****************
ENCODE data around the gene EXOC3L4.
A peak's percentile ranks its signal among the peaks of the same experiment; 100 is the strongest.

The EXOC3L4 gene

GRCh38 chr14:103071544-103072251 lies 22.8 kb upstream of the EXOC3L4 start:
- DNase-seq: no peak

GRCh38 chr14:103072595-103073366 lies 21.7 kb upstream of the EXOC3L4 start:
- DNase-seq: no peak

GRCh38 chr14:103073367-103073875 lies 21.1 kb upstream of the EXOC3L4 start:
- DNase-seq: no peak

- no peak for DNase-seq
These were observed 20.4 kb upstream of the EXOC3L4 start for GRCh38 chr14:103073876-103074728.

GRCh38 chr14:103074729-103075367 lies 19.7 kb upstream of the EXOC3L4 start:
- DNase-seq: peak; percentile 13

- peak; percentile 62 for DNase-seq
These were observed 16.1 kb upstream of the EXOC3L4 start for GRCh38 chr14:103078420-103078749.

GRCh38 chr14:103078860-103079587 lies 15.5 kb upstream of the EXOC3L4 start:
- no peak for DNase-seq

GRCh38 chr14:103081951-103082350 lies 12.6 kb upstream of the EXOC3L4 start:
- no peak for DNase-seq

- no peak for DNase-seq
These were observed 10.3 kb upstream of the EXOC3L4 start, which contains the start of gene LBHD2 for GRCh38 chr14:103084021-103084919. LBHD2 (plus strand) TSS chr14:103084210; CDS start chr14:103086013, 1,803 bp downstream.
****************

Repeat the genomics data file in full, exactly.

ENCODE data around the gene EXOC3L4.
A peak's percentile ranks its signal among the peaks of the same experiment; 100 is the strongest.

The EXOC3L4 gene

GRCh38 chr14:103071544-103072251 lies 22.8 kb upstream of the EXOC3L4 start:
- DNase-seq: no peak

GRCh38 chr14:103072595-103073366 lies 21.7 kb upstream of the EXOC3L4 start:
- DNase-seq: no peak

GRCh38 chr14:103073367-103073875 lies 21.1 kb upstream of the EXOC3L4 start:
- DNase-seq: no peak

- no peak for DNase-seq
These were observed 20.4 kb upstream of the EXOC3L4 start for GRCh38 chr14:103073876-103074728.

GRCh38 chr14:103074729-103075367 lies 19.7 kb upstream of the EXOC3L4 start:
- DNase-seq: peak; percentile 13

- peak; percentile 62 for DNase-seq
These were observed 16.1 kb upstream of the EXOC3L4 start for GRCh38 chr14:103078420-103078749.

GRCh38 chr14:103078860-103079587 lies 15.5 kb upstream of the EXOC3L4 start:
- no peak for DNase-seq

GRCh38 chr14:103081951-103082350 lies 12.6 kb upstream of the EXOC3L4 start:
- no peak for DNase-seq

- no peak for DNase-seq
These were observed 10.3 kb upstream of the EXOC3L4 start, which contains the start of gene LBHD2 for GRCh38 chr14:103084021-103084919. LBHD2 (plus strand) TSS chr14:103084210; CDS start chr14:103086013, 1,803 bp downstream.